Typically, in a divorce proceeding, people think that the mother is always awarded physical custody of the child.
However, that is not always true. If the case is litigated, meaning you go before the judge, the custody determination is gender neutral. To explain further, there is no presumption the mother will get the child.
In the case of Hammack v. Moxcey, which arose out of Fayette County, Alabama, the court granted the physical custody of the child to the father. Even though this case is centered on jurisdiction issues, this case demonstrates the courts willingness to grant physical custody to the father, even though the mother currently had physical custody of the child.
This case involves a nonmarital relationship that resulted in a child born out of wedlock in March 2011. In 2012, the father, who is a Florida resident, filed a paternity petition and custody action in the Florida court system.
In March 2013, the Florida court entered a ruling granting custody of the child to the father, which the mother alleges that she was never notified about. As a consequence of the Florida Court ruling, the Florida Court subsequently issued a pickup order regarding the child.
Despite the ruling in Florida, on April 2013 the mother commenced an action in an Alabama trial court seeking a determination of custody, visitation, and child support. However, the Alabama trial court dismissed the action because the Florida court retained jurisdiction over the custody dispute.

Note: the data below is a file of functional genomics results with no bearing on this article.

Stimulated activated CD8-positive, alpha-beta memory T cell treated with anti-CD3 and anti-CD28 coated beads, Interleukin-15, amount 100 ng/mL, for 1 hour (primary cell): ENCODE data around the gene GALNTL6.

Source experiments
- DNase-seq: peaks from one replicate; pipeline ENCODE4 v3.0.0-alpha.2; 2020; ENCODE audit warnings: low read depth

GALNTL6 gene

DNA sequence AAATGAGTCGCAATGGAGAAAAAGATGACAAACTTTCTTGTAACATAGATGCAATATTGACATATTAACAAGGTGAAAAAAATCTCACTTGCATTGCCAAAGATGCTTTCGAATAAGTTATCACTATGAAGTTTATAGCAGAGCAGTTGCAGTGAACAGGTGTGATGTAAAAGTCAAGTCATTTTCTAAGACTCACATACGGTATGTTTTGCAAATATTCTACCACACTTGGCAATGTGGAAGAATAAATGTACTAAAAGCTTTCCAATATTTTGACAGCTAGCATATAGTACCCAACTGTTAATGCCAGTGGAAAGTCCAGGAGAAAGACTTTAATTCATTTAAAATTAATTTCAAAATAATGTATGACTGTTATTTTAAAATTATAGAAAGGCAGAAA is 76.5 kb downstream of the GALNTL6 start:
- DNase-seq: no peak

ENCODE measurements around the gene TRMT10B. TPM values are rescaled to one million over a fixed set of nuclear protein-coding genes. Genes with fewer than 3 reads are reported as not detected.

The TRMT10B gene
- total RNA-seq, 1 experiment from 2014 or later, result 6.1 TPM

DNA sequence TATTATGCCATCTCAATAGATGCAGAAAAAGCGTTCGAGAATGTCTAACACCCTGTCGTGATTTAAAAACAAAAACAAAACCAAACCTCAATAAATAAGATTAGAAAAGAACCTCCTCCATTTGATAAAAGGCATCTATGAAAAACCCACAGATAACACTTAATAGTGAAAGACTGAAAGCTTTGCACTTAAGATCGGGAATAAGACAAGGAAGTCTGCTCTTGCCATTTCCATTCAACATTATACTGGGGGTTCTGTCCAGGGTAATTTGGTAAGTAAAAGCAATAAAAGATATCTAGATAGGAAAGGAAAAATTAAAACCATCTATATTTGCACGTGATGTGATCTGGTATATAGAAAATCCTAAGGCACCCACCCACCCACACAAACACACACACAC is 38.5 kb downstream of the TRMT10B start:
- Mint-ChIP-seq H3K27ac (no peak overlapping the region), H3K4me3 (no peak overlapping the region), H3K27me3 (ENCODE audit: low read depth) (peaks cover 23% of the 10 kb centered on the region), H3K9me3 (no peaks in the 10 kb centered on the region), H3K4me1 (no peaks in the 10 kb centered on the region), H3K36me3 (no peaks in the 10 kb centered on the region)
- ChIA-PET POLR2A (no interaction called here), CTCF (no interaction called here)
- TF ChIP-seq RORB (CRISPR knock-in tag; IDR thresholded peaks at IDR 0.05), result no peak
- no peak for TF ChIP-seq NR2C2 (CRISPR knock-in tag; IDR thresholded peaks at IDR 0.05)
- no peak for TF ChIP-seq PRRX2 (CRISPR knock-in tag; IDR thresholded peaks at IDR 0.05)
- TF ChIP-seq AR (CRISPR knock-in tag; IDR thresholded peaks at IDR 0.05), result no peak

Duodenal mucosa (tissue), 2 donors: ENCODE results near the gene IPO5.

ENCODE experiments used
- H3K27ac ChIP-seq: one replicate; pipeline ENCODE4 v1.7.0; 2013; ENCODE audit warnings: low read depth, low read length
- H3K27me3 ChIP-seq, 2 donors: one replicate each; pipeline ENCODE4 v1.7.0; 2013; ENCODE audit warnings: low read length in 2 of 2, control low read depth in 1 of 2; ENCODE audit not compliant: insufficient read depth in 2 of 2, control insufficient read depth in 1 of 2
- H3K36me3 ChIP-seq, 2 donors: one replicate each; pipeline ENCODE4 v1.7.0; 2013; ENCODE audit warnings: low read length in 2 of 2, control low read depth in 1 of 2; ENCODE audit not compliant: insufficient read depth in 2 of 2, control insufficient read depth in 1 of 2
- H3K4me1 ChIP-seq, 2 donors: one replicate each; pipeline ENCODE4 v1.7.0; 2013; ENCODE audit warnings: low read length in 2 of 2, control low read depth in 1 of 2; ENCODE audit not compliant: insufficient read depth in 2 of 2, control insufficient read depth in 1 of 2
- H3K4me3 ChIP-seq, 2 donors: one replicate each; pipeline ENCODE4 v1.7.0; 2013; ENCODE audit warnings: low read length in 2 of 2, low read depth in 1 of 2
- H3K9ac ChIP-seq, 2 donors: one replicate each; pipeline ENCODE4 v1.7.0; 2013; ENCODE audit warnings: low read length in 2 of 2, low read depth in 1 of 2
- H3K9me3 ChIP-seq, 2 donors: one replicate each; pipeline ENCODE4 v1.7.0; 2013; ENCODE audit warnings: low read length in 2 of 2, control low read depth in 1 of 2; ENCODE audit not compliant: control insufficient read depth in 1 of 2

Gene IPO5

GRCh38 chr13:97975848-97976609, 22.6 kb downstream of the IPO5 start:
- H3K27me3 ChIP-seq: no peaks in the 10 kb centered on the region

While the action commenced by the mother was pending in the Alabama court system, the father filed a complaint to enforce the pickup order in an Alabama trial court. The Alabama trial court held an evidentiary hearing and dismissed the action on the basis that the mother was denied the due process of the law by not receiving notice of hearing in Florida till after the final hearing took place. The father did not appeal from this judgment.
In September 2013, the Florida court entered a second pickup order. On March 26, 2015, the father, again, filed a complaint in Alabama trial court to enforce the pickup order that was granted in Florida.
The trial court ruled pursuant to Ala. Code 1975, §30-3B-313, which provides that the state must enforce a pickup order if it is consistent with the Uniform Child Custody Jurisdiction Enforcement Act (“ UCCJEA”). The UCCJEA requires the court exercising jurisdiction over child custody proceeding to notify each parent of the child so the parent is afforded the opportunity to be heard.
The trial court determined that the order was consistent with the UCCJEA and enforced the pickup order. The mother appealed, claiming that the order was not consistent with the UCCJEA because she never received notification of the hearing in Florida.
It is undisputed in the case at hand that the mother attended the child custody proceedings, but an issue arose when the mother alleged that she was not formally notified of the child custody hearing. Yet, Ala. Code, §30-3B-108, states that notice of a hearing is not required when a person submits to jurisdiction of the court. Since the mother physically attended the hearings she submitted to jurisdiction, and the Florida court did not have to formally notify her.
State lines have become one of the biggest issues when dealing with child custody and visitation issues. Jurisdiction in a multi-state child custody dispute is a complicated matter, and it is beneficial to seek out an attorney.
If you facing a multi-state child custody dispute seek, or if you are a you are a father seeking out physical custody of your child seek out an attorney who is well versed in interstate family and divorce law.
For a child custody lawyer, contact Joseph A. Ingram at (205) 335-2640.